The hopeful thinking on the tee of the 10th hole at Riviera, a kidney-shaped par-four of 302 yards: “OK, little cut on this drive, hold off a bit, I’m looking at a 12-foot putt for eagle.”
The likely reality on the 10th green: “OK, settle down, and hit this testy three-footer in the back of the cup and I’ll take my par.”
No. 10 is one of the most enticing holes in golf, a par four with a green so close you can almost touch it from the tee.
“I’ve never laid up on this hole,” Tony Finau said this week at the Genesis Invitational. “This is one of the best risk-reward holes in golf. You can take a risk and get the reward or you can take a risk and make a big number. You can also lay up and make a big number … and that’s the sign of a great hole.”
Rory McIlroy also believes in going for the green.
“This is possibly the best driveable par-four in the world,” he said. “It’s just as easy to make a six as it is to make a three, but all the statistics suggest that if you do go for the green, you’re going to play the hole three-tenths of a shot lower than if you lay up.”
The greatest danger is to the right of the hole. Recovering from the right bunker to a green not much wider than a pencil is daunting. That’s why Justin Thomas usually backs off. He routinely lays up with a 4-iron to a 6-iron off the tee.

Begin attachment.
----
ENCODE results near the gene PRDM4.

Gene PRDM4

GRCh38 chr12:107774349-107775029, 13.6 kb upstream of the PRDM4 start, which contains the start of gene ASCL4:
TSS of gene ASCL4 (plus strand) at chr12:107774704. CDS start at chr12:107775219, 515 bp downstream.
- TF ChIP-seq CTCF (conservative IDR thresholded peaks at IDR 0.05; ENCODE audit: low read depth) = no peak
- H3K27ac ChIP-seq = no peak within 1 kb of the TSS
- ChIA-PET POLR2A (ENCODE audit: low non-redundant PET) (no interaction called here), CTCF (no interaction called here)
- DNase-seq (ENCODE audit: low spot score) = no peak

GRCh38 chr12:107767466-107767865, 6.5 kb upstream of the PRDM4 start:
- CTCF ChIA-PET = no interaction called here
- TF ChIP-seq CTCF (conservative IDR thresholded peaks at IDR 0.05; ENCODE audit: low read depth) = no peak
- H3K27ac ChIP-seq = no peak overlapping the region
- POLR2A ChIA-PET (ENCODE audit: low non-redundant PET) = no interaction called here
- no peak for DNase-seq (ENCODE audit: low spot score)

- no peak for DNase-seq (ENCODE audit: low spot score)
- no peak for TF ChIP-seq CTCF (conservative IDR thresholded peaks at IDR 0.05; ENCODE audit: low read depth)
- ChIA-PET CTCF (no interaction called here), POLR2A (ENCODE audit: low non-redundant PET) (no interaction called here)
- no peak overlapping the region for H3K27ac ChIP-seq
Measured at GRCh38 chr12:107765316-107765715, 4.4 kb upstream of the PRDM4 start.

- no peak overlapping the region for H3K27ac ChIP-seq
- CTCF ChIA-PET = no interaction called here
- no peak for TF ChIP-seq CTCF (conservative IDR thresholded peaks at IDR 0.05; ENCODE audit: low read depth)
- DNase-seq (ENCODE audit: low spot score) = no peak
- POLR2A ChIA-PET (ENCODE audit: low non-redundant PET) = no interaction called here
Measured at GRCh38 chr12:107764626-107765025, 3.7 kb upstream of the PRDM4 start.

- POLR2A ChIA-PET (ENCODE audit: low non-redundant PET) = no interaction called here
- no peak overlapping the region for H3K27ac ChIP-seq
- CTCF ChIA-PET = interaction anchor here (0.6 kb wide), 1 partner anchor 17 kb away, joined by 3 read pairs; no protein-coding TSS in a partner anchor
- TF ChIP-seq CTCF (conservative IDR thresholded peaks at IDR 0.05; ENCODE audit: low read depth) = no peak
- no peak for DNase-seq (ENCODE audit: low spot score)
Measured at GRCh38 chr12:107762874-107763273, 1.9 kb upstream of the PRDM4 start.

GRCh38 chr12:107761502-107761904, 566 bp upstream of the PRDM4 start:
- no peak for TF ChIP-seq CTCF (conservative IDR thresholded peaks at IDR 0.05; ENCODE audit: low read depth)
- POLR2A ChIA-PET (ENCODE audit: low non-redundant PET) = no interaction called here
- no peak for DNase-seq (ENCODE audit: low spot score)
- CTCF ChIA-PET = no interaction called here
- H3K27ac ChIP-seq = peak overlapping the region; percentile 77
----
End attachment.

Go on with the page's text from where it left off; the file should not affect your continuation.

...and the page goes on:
“My miss with a 3-wood or sometimes a driver is right, and that’s no good up there,” he said this week. “I’m just trying to make a four and maybe sprinkle a three or two.”
The hole is part of the Aon Risk Reward Challenge, which takes each player’s best two scores on one hole each week, the player with the lowest average for the season winning $1 million.
“When it plays the way it’s supposed to, which is firm and fast, it usually plays just over par,” Finau said. Finau bogeyed the hole in the opening round after driving into the front-left bunker.
McIlroy hit his tee shot into a greenside bunker, his second shot into a bunker across the green, then managed to get up and down for par. Thomas played short, hit a wedge to three feet and birdied the hole.
Long before the tragic death of Kobe Bryant, Brooks Koepka had planned to wear purple-and-gold golf shoes in homage to the Lakers star. Bizarre as it sounds, Koepka said he helped design them months ago.
“I had sat down with Nike last fall, I think it was October, maybe September…” Koepka said after his round Thursday. “I was always a big Kobe fan. He was very impactful on my life. I never met him, but it was something we wanted to do. We came up with the idea back then, and it was crazy.”
Koepka was hoping to give the shoes to Bryant when he came to Los Angeles for the tournament. He was in Dubai, taking his girlfriend to the airport around midnight when the Bryant news broke.
“I saw the helicopter went down and saw the news, which was quite shocking, I didn’t believe it,” he said. “I was kind of half asleep and really didn’t understand what was going on.”
Koepka texted a Nike rep and said, “We’ve got to do something,” forgetting about the shoes he helped design. He now plans to donate them to a charity in hopes of raising money for the other victims who died in the crash.
“I’ve never cried over anybody I’d never met,” he said. “And that was the first time.”